Dollar falls after Fed raises rates, indicates one more hike ahead
WASHINGTON – The dollar slid on Wednesday after the U.S. Federal Reserve raised its key rate by a quarter of a percentage point, as widely expected, and pointed to just one more rate hike this year.
The Fed projected at least one additional interest rate increase of 25 basis points by the end of 2023, but suggested that could represent at least an initial stopping point for the rate hikes.
The dollar index last fell 0.63 percent to 102.500, with the euro up 0.87 percent to $1.0861.
The dollar fell 0.82 percent against the Japanese yen, while Sterling was last trading at $1.2268, up 0.41 percent on the day.
In a key shift driven by the sudden failures this month of Silicon Valley Bank (SVB) and Signature Bank, the Fed’s latest policy statement no longer says that “ongoing increases” in rates will likely be appropriate. That language had been in every policy statement since the March 16, 2022 decision to start the rate-hiking cycle.
“I think the Fed did take the path of least resistance here, hiking but also providing a relatively dovish outlook on rates over the year ahead. That essentially gives markets what they were looking for,” said Karl Schamotta, chief market strategist at Corpay.
Markets had projected a quarter-point rise in U.S. rates, but investors were also paying close attention to Fed Chair Jerome Powell’s comments about the crisis that has rattled global banks this month.
Bank deposits have stabilized, Powell says
“Our banking system is sound and resilient with strong capital and liquidity. We will continue to closely monitor conditions of the banking system and are prepared to use all of our tools as needed to keep it safe and sound,” Powell said at the news conference following the Fed’s rate hike announcement.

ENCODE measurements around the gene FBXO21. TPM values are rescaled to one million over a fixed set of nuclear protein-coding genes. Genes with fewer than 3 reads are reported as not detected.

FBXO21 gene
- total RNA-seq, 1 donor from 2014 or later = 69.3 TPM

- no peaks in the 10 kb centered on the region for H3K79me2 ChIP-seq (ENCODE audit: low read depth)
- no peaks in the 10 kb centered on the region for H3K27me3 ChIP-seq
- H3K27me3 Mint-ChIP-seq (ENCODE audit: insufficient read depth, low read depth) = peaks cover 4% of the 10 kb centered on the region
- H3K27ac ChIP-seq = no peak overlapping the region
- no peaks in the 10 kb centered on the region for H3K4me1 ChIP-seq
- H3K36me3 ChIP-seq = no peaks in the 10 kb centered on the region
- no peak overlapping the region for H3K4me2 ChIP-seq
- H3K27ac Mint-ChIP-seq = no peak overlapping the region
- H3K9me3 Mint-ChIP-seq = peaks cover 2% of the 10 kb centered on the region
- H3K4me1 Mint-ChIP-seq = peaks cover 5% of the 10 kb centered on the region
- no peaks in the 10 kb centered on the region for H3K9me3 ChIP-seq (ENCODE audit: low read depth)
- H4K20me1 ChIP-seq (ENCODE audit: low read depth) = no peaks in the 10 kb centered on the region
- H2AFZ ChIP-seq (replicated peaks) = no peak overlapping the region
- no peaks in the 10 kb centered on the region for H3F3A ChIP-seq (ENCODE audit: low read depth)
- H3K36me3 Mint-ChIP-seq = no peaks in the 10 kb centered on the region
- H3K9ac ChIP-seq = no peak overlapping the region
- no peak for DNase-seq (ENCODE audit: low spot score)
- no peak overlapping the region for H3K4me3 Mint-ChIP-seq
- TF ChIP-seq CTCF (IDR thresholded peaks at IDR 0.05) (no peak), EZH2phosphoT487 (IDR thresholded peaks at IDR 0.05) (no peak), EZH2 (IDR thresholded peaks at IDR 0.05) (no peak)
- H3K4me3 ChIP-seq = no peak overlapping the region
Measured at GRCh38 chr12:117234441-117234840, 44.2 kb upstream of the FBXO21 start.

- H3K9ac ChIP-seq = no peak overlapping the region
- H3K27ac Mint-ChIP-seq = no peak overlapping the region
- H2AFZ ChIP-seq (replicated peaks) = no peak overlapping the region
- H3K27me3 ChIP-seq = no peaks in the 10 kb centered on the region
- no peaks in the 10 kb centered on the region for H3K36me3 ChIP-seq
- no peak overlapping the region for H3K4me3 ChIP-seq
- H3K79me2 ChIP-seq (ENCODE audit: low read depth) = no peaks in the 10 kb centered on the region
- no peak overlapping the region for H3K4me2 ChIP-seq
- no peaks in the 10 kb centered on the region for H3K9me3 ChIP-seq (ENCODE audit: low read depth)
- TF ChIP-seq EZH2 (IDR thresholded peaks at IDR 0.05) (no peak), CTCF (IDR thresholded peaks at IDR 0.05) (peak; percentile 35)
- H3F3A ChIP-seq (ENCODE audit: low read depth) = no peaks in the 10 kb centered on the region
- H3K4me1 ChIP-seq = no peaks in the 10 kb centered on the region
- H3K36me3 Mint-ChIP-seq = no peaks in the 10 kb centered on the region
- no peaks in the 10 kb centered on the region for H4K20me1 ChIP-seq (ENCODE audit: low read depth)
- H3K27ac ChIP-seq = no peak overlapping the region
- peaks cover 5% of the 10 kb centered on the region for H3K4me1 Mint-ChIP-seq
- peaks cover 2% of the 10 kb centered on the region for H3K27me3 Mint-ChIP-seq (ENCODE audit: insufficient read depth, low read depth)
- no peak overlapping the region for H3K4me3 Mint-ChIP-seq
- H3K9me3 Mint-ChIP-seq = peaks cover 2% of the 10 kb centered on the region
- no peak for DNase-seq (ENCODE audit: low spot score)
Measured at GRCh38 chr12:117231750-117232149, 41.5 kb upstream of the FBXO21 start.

The Fed, together with other major central banks, has made provisions to grease the wheels of the financial system, after the failure of several smaller U.S. lenders and the implosion of Credit Suisse at the weekend unleashed huge market volatility and a rout in banking stocks and bonds in particular.
The Fed’s “dovish hike” should mean a lower dollar in the coming weeks and days, provided that bank liquidity issues remain at bay, Wells Fargo analysts wrote in a research note.
The pound rose after data showed UK inflation came in much hotter than expected in February, which puts Bank of England policymakers in a tough position when they meet on Thursday.
The Australian dollar rose 0.29 percent versus the greenback to $0.669, while New Zealand’s kiwi rose 0.57 percent versus the greenback to $0.623.
In cryptocurrencies, bitcoin last fell 2.5 percent to $27,488.00, after hitting a nine-month peak on Monday.
US Fed lifts key interest rate amid banking sector fears
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